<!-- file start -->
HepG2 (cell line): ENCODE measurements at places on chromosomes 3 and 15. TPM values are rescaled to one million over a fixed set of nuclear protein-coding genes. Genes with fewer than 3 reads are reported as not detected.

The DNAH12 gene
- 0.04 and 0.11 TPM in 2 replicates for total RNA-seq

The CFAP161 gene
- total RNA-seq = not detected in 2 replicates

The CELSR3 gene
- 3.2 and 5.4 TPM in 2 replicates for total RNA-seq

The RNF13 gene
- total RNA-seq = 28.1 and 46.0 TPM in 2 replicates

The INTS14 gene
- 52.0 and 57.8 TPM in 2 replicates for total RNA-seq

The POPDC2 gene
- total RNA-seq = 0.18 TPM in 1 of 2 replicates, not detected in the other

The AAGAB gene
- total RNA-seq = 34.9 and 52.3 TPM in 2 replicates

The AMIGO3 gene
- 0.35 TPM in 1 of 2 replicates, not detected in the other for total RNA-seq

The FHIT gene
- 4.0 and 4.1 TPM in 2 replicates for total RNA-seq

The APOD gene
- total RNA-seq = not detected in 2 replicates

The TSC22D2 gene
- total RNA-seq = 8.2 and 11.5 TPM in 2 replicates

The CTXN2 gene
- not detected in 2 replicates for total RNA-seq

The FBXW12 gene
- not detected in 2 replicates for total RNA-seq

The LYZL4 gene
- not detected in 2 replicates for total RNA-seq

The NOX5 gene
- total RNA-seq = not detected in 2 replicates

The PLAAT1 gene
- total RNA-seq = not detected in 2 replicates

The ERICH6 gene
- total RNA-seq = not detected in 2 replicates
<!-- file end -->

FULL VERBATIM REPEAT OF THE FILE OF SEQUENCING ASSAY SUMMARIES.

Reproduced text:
HepG2 (cell line): ENCODE measurements at places on chromosomes 3 and 15. TPM values are rescaled to one million over a fixed set of nuclear protein-coding genes. Genes with fewer than 3 reads are reported as not detected.

The DNAH12 gene
- 0.04 and 0.11 TPM in 2 replicates for total RNA-seq

The CFAP161 gene
- total RNA-seq = not detected in 2 replicates

The CELSR3 gene
- 3.2 and 5.4 TPM in 2 replicates for total RNA-seq

The RNF13 gene
- total RNA-seq = 28.1 and 46.0 TPM in 2 replicates

The INTS14 gene
- 52.0 and 57.8 TPM in 2 replicates for total RNA-seq

The POPDC2 gene
- total RNA-seq = 0.18 TPM in 1 of 2 replicates, not detected in the other

The AAGAB gene
- total RNA-seq = 34.9 and 52.3 TPM in 2 replicates

The AMIGO3 gene
- 0.35 TPM in 1 of 2 replicates, not detected in the other for total RNA-seq

The FHIT gene
- 4.0 and 4.1 TPM in 2 replicates for total RNA-seq

The APOD gene
- total RNA-seq = not detected in 2 replicates

The TSC22D2 gene
- total RNA-seq = 8.2 and 11.5 TPM in 2 replicates

The CTXN2 gene
- not detected in 2 replicates for total RNA-seq

The FBXW12 gene
- not detected in 2 replicates for total RNA-seq

The LYZL4 gene
- not detected in 2 replicates for total RNA-seq

The NOX5 gene
- total RNA-seq = not detected in 2 replicates

The PLAAT1 gene
- total RNA-seq = not detected in 2 replicates

The ERICH6 gene
- total RNA-seq = not detected in 2 replicates